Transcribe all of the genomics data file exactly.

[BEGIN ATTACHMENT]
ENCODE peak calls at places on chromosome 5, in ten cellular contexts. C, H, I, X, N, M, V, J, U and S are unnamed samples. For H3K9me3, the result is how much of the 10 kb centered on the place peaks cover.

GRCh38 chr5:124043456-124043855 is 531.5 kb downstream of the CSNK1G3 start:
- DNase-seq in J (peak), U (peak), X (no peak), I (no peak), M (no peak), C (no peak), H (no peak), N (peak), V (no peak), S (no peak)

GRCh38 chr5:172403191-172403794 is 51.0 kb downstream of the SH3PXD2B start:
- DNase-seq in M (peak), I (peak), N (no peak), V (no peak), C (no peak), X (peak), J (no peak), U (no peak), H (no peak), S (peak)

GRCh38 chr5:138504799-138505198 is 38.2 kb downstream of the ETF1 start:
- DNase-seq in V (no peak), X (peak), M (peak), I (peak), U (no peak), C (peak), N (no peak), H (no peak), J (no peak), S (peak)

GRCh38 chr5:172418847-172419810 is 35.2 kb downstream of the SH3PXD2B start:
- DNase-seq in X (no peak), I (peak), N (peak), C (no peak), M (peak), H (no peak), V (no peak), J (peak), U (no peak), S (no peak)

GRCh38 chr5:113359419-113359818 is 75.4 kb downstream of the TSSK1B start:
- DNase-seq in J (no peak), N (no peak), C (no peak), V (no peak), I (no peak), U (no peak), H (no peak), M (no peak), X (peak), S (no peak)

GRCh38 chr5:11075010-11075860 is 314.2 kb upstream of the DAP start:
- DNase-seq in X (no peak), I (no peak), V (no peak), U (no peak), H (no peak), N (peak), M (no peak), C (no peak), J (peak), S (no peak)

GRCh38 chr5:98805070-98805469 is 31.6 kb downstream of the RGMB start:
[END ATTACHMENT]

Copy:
ENCODE peak calls at places on chromosome 5, in ten cellular contexts. C, H, I, X, N, M, V, J, U and S are unnamed samples. For H3K9me3, the result is how much of the 10 kb centered on the place peaks cover.

GRCh38 chr5:124043456-124043855 is 531.5 kb downstream of the CSNK1G3 start:
- DNase-seq in J (peak), U (peak), X (no peak), I (no peak), M (no peak), C (no peak), H (no peak), N (peak), V (no peak), S (no peak)

GRCh38 chr5:172403191-172403794 is 51.0 kb downstream of the SH3PXD2B start:
- DNase-seq in M (peak), I (peak), N (no peak), V (no peak), C (no peak), X (peak), J (no peak), U (no peak), H (no peak), S (peak)

GRCh38 chr5:138504799-138505198 is 38.2 kb downstream of the ETF1 start:
- DNase-seq in V (no peak), X (peak), M (peak), I (peak), U (no peak), C (peak), N (no peak), H (no peak), J (no peak), S (peak)

GRCh38 chr5:172418847-172419810 is 35.2 kb downstream of the SH3PXD2B start:
- DNase-seq in X (no peak), I (peak), N (peak), C (no peak), M (peak), H (no peak), V (no peak), J (peak), U (no peak), S (no peak)

GRCh38 chr5:113359419-113359818 is 75.4 kb downstream of the TSSK1B start:
- DNase-seq in J (no peak), N (no peak), C (no peak), V (no peak), I (no peak), U (no peak), H (no peak), M (no peak), X (peak), S (no peak)

GRCh38 chr5:11075010-11075860 is 314.2 kb upstream of the DAP start:
- DNase-seq in X (no peak), I (no peak), V (no peak), U (no peak), H (no peak), N (peak), M (no peak), C (no peak), J (peak), S (no peak)

GRCh38 chr5:98805070-98805469 is 31.6 kb downstream of the RGMB start: